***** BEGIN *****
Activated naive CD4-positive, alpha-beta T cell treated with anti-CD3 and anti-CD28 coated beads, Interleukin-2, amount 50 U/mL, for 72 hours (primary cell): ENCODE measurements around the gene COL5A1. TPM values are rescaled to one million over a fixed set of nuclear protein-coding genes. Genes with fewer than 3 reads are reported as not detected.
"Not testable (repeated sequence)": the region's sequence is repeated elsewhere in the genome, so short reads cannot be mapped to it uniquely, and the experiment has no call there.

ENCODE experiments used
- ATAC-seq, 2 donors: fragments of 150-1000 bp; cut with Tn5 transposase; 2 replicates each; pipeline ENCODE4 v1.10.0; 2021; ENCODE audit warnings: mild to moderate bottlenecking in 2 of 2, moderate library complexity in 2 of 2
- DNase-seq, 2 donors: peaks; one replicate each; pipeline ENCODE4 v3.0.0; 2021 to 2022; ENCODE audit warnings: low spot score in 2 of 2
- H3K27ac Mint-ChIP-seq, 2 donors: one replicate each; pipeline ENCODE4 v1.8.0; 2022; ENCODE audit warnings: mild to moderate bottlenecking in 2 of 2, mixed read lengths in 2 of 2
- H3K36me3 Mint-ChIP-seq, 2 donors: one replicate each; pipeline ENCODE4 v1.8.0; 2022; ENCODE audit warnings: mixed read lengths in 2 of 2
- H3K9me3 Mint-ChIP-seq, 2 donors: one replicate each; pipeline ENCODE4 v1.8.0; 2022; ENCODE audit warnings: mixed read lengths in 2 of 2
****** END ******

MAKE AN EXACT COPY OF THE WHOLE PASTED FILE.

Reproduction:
Activated naive CD4-positive, alpha-beta T cell treated with anti-CD3 and anti-CD28 coated beads, Interleukin-2, amount 50 U/mL, for 72 hours (primary cell): ENCODE measurements around the gene COL5A1. TPM values are rescaled to one million over a fixed set of nuclear protein-coding genes. Genes with fewer than 3 reads are reported as not detected.
"Not testable (repeated sequence)": the region's sequence is repeated elsewhere in the genome, so short reads cannot be mapped to it uniquely, and the experiment has no call there.

ENCODE experiments used
- ATAC-seq, 2 donors: fragments of 150-1000 bp; cut with Tn5 transposase; 2 replicates each; pipeline ENCODE4 v1.10.0; 2021; ENCODE audit warnings: mild to moderate bottlenecking in 2 of 2, moderate library complexity in 2 of 2
- DNase-seq, 2 donors: peaks; one replicate each; pipeline ENCODE4 v3.0.0; 2021 to 2022; ENCODE audit warnings: low spot score in 2 of 2
- H3K27ac Mint-ChIP-seq, 2 donors: one replicate each; pipeline ENCODE4 v1.8.0; 2022; ENCODE audit warnings: mild to moderate bottlenecking in 2 of 2, mixed read lengths in 2 of 2
- H3K36me3 Mint-ChIP-seq, 2 donors: one replicate each; pipeline ENCODE4 v1.8.0; 2022; ENCODE audit warnings: mixed read lengths in 2 of 2
- H3K9me3 Mint-ChIP-seq, 2 donors: one replicate each; pipeline ENCODE4 v1.8.0; 2022; ENCODE audit warnings: mixed read lengths in 2 of 2